Moreover, these changes did not occur very long ago. In several recent studies, researchers compared plague bacteria samples from two pandemics. The Y. pestis DNA recovered from London’s plague pits and from German graves dating from the plague of Justinian turned out to be largely the same. In addition, bacterial samples from modern plague victims around the world reveal very little variation. The findings indicate that Y. pestis hasn’t yet had time to accumulate lots of mutations. “Yersinia pestis is such a recent species that there’s not very much genetic diversity among plague strains, even the ones from historic graveyards,” said Joe Hinnebusch, a plague researcher at the National Institute of Allergy and Infectious Diseases. The bacteria’s murderous adaptations are only a few thousand years old.
But what are these adaptations? In 2004, an international team of researchers published the first full genetic sequence of the plague ancestor Y. pseudotuberculosis. When they compared it to Y. pestis, they found that most of the differences between the two were so-called neutral mutations, changes that did not alter the traits of Y. pestis.
Only a few minor changes stood out. The first was like giving Y. pestis an all-you-can-fly ticket on the bacterium’s favorite ride: the flea. Y. pseudotuberculosis can’t travel on fleas, making it much less infectious than its modern descendant. Hinnebusch showed why it can’t move this way: Y. pseudotuberculosis is deadly to fleas, causing a diarrhea that kills nearly half of them. Y. pestis, on the other hand, gives fleas only a mild illness.
To find out what in the bacteria was causing disease in the fleas, Hinnebusch and Iman Chouikha, a postdoc, chopped up Y. pseudotuberculosis into tiny pieces and fed them to fleas. Only fleas that consumed the bacterium’s protective coat became ill, so the poison had to be located there.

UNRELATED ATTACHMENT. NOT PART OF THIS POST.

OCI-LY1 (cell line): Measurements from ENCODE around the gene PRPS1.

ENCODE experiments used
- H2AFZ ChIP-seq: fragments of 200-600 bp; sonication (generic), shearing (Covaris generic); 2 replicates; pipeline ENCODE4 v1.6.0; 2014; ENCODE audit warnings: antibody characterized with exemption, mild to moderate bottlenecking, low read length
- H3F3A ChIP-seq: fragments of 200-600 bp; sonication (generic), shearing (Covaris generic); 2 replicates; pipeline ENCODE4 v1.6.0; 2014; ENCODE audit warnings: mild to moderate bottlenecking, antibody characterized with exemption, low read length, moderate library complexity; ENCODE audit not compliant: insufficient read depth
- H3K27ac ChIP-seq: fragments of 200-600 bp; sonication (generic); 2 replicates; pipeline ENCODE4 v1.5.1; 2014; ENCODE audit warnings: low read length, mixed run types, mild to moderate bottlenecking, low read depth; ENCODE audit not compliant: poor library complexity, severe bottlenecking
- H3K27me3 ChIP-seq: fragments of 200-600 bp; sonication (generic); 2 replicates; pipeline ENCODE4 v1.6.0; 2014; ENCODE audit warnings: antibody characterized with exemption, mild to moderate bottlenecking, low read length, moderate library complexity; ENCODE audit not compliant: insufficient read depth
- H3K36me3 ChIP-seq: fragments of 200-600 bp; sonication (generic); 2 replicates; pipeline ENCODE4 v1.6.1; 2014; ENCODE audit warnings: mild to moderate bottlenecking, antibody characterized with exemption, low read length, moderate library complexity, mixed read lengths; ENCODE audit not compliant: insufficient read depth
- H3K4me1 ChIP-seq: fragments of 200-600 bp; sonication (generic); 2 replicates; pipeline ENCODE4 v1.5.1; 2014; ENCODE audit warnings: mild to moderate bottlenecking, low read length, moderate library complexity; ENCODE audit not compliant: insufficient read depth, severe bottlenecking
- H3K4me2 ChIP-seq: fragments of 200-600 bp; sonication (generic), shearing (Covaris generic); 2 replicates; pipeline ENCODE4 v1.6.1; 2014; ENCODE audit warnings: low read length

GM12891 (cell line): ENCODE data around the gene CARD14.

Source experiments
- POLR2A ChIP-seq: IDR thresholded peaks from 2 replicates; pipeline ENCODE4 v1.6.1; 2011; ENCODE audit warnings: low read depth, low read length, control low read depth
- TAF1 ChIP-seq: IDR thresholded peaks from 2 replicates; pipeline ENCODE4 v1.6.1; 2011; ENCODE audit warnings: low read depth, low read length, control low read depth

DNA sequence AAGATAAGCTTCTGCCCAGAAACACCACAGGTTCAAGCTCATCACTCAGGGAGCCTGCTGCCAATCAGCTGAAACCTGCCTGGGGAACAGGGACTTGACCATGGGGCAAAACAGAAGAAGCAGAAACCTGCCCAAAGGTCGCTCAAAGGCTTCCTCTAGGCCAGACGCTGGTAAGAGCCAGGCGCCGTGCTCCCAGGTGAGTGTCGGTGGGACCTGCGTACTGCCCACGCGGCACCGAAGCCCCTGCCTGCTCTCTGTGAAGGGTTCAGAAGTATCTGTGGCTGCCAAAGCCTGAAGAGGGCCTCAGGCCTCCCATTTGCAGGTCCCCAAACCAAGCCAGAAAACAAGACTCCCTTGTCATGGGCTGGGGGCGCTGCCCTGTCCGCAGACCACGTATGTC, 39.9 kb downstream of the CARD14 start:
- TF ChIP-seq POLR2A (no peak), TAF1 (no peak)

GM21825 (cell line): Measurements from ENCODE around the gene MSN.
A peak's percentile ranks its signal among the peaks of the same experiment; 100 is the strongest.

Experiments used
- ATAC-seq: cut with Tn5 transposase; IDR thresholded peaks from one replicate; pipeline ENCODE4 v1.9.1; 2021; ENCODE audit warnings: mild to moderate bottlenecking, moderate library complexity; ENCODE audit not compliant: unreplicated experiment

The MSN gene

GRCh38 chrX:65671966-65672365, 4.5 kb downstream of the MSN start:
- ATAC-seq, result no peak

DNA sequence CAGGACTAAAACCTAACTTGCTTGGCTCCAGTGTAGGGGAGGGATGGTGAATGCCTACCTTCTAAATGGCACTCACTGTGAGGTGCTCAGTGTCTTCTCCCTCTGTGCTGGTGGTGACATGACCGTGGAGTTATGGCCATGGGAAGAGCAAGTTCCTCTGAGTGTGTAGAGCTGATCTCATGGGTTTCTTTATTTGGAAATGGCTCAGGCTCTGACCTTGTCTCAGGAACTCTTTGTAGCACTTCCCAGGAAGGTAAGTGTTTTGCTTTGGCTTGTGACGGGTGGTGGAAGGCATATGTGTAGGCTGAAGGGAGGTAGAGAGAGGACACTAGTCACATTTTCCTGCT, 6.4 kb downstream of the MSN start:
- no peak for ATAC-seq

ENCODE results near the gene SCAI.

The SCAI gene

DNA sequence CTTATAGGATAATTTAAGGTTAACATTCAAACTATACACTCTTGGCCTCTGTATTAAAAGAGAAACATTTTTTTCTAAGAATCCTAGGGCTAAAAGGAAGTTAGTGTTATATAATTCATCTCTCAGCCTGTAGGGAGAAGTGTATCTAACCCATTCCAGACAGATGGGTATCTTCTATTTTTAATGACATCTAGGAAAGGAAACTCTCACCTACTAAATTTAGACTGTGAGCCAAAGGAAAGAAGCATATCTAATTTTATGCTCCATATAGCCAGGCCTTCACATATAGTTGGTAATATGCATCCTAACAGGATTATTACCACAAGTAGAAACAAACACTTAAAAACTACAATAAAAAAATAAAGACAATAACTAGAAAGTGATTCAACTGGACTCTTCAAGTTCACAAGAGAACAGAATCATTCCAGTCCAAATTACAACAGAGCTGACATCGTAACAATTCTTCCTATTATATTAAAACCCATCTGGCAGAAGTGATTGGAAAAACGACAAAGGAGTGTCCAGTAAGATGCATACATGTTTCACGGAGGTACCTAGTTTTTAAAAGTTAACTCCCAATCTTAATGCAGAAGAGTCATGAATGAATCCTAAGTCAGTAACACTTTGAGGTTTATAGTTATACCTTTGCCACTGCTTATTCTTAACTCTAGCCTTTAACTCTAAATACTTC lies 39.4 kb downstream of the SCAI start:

Further detective work published in 2014 in PNAS revealed that the culprit was a protein called urease. This protein is present in Y. pseudotuberculosis, but a genetic mutation stops the Y. pestis bacterium from creating it. When Chouikha and Hinnebusch inserted a functional copy of the urease gene back into Y. pestis and fed these genetically engineered plague microbes to fleas, the tiny arthropods got sick just as they did when they ate pseudotuberculosis. “This shows how very minor changes can have a dramatic effect,” Hinnebusch said.
But fleas are only part of the story of the plague’s development. While Hinnebusch was working on urease, Lathem was examining another small genetic change that allowed the plague to defeat one of the body’s main defense mechanisms: blood clots.
When a flea bites into flesh, the body responds by clotting blood to prevent bleeding and promote healing. If a plague bacterium gets trapped in this clot, it can’t multiply and spread itself through its new host. Lathem showed that Y. pestis has a gene called pla that its ancestors lack. This gene encodes for a protein that helps to dissolve blood clots. Without a clot, the bacterium is free to spread to the nearest lymph node, where it makes billions of copies of itself.